A non-fiction month for our book club. On the table: Galileo's Daughter by Dava Sobel
We had a small group this month and I'm sure that's because a number of people didn't want to come because they hadn't finished the book. I'll admit right now that I didn't finish the book either. I started too late and ran out of time.
Subtitled "A Historical Memoir of Science, Faith, and Love," Dava Sobel's Galileo's Daughter uses letters that Galileo's oldest daughter Virginia (Sr. Marie Celeste) wrote to him from the convent in which she was cloistered to tell the story of their relationship.
To some extent I believe that the book's title is a bit of false advertising. The book really isn't about Galileo's daughter (this may be because of the lack of information about Virginia). It's about Galileo himself and his relationship with his family. The book opens with a letter from Virginia to her father, but then it takes one hundred pages before she appears as a player again. In the meantime, the narrative is focused on Galileo. There is discussion of his relationship to the children's mother, their births, and his attempts to get Virginia and her sister placed in a convent as wards, but other than that the girls don't appear much at all.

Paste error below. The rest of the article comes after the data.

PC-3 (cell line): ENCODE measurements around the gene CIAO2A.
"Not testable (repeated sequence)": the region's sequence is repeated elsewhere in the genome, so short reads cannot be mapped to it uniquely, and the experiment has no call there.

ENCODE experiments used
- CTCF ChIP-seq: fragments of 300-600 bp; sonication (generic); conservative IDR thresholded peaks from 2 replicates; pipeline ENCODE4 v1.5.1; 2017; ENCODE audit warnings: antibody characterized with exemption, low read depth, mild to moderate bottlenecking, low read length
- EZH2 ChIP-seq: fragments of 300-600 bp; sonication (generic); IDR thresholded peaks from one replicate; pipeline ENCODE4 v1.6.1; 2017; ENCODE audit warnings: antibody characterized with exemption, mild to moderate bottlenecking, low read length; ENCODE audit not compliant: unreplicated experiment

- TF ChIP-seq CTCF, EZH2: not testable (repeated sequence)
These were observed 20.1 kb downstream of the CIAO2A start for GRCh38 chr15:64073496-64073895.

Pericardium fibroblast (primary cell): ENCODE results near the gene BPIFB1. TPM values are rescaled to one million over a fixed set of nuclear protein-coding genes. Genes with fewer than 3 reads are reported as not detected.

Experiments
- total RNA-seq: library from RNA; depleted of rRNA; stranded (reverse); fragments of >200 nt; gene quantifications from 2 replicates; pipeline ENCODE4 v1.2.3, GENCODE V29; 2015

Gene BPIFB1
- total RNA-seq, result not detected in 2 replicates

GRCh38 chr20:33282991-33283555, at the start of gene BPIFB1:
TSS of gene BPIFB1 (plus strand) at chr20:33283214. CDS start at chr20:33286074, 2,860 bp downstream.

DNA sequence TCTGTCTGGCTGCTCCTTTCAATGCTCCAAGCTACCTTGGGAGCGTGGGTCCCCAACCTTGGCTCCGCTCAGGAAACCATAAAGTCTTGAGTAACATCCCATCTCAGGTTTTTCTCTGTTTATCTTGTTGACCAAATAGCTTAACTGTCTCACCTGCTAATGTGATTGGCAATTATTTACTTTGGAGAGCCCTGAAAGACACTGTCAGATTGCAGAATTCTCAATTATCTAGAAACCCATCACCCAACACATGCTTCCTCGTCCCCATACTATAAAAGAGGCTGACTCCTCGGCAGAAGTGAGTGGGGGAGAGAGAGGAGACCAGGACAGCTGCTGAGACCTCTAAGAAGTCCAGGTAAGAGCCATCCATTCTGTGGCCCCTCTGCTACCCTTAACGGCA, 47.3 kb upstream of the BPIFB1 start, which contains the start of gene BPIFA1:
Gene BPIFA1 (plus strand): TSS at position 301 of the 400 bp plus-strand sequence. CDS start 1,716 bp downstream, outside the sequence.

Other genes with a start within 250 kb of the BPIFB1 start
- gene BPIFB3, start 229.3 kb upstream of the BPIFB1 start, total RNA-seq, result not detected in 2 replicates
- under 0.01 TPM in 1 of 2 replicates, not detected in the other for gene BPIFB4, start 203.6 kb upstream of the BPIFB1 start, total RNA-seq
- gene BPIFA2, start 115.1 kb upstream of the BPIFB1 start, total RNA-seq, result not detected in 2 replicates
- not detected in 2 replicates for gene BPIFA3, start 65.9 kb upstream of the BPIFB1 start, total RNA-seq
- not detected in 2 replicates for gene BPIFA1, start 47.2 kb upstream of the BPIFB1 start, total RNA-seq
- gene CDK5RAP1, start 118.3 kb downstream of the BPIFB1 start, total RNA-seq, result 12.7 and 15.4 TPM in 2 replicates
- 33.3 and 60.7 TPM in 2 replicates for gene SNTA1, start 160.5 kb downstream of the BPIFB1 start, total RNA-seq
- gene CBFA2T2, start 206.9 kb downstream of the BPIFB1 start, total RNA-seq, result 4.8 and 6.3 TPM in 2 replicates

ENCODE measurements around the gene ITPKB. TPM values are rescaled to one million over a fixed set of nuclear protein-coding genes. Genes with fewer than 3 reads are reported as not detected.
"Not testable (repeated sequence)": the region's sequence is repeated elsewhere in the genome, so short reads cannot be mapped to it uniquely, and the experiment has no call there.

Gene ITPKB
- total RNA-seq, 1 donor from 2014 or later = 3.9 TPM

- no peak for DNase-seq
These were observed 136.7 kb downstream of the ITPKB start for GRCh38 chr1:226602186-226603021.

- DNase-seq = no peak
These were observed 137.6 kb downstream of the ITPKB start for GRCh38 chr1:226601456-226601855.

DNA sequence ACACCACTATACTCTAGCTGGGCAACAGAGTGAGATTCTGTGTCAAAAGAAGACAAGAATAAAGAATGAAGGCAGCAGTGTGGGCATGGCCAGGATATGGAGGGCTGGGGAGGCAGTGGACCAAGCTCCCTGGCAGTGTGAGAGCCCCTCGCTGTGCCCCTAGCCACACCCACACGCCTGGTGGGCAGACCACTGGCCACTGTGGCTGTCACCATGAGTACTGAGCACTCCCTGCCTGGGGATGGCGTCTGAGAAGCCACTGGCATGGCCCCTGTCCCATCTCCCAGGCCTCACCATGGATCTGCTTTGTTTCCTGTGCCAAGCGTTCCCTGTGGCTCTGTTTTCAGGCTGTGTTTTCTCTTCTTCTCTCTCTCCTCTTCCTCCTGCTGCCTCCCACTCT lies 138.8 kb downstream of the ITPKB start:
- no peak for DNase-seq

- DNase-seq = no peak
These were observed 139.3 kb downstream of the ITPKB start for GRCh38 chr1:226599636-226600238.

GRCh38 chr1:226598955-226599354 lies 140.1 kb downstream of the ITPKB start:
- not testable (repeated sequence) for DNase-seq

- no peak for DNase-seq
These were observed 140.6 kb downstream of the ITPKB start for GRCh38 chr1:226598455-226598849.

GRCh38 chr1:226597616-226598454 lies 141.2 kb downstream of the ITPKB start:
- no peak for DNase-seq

Apparently in the second half of the book, the narrative is more evenly focused (with more frequent appearances of Virginia's letters), but I didn't get far enough to see that for myself. At this point I don't feel like I need to finish the book. I've placed it in Russell's to-be-read pile because I think that he'll like it, interested as he is in Galileo, astronomy, history of science, and the Catholic church.